Bhowani Junction (1956)
“M-G-M’s Drama Aflame With Love And Revolt!”
Director: George Cukor
Cast: Ava Gardner, Stewart Granger, Bill Travers
Synopsis: Anglo-Indian Victoria Jones seeks her true identity amid the chaos of the British withdrawal from India.
Based on John Master’s best-selling novel, this tale of the last days of British rule in India was quite a success in its day. Today, having lost the element of immediacy and relevance it enjoyed when originally released, it’s perhaps not surprising that Bhowani Junction has lost some of its impact. The issues it deals with are complex and, unfortunately, this makes the story a little confusing to begin with, and convoluted throughout.
Ava Gardner gives arguably the best performance of her career as Victoria, the Anglo-Indian daughter of a Welsh train driver and an Indian woman, managing to convey with understated skill the frustrations and torment of being dismissed by the Indians as an Englishwoman, and by the English as an Indian (or ‘wog’ as they so succinctly put it). Perhaps she saw the way Bill Travers decided to handle his role as her male counterpart – and initial romantic interest – and chose a path diametrically opposed to his outrageously over-the-top performance. Considering the fact that she also battles against a script that is sometimes a little turgid, and which fails to really capture the ordeal of her kind in those tumultuous times, her performance is to be admired.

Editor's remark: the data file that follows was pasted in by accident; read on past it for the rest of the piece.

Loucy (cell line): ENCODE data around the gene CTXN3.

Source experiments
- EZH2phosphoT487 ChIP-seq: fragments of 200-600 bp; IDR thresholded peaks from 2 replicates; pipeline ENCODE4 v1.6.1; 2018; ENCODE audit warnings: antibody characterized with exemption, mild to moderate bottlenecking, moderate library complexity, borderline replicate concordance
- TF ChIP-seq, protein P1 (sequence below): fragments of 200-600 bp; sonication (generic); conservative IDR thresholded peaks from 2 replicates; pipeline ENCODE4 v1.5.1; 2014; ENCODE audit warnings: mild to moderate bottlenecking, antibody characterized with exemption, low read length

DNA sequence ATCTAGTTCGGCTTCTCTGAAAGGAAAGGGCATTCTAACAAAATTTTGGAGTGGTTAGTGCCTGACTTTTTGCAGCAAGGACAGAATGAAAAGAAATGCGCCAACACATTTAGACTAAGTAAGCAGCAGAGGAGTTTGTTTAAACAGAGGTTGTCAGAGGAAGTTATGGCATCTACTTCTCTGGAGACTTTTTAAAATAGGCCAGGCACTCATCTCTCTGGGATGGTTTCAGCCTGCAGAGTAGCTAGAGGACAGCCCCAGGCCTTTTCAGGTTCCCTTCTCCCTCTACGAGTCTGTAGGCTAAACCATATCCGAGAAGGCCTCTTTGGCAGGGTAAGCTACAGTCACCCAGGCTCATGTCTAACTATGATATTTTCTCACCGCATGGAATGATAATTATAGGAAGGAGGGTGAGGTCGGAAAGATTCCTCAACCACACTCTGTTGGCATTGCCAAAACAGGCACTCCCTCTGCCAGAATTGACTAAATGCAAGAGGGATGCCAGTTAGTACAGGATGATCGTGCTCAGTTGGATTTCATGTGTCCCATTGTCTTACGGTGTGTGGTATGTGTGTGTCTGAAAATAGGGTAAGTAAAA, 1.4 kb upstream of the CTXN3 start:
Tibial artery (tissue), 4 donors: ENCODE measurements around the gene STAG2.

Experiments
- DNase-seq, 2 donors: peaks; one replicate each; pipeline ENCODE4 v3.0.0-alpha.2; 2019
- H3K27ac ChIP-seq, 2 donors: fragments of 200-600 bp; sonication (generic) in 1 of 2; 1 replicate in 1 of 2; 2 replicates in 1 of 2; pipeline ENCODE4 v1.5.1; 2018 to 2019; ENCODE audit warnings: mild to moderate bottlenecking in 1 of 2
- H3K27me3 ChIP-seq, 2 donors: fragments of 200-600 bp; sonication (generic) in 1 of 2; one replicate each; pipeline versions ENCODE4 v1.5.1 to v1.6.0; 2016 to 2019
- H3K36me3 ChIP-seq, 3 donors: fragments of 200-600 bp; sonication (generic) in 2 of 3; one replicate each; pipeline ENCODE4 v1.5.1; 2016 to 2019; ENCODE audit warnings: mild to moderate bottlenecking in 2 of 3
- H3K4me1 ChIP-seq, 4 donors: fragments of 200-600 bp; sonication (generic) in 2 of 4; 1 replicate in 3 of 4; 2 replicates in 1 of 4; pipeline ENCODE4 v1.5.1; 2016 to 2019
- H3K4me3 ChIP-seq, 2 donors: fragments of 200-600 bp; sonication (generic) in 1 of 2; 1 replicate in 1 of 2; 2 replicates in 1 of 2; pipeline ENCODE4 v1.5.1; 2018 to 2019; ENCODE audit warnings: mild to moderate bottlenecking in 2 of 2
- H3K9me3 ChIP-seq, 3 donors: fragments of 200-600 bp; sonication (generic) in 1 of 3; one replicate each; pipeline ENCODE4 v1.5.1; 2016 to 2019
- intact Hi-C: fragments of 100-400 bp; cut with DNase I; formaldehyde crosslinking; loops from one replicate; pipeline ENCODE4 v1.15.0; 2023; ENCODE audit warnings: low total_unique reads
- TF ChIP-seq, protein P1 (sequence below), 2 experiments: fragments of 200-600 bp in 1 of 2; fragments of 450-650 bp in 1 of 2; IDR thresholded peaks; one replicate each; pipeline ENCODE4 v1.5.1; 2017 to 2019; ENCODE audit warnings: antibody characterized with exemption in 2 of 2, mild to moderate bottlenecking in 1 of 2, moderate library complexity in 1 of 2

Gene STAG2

Interestingly, permission to shoot the movie in India was refused, so Pakistan was used as a substitute. Freddie Young does a marvellous job of capturing both the wonderful terrain, and the turbulent riot scenes.
One major drawback is the producer’s decision to use non-Indian actors in the roles of Indian people. No matter how good the accent, and how well the make-up has been applied, the result is always going to be a poor second to the real thing. Surely, the producers could have found English-speaking Indian actors to fill the required roles.
That complaint aside, Bhowani Junction is a worthy — if slightly stodgy — movie, that’s worth catching when it shows up on TV.
(Reviewed 23rd April 2002)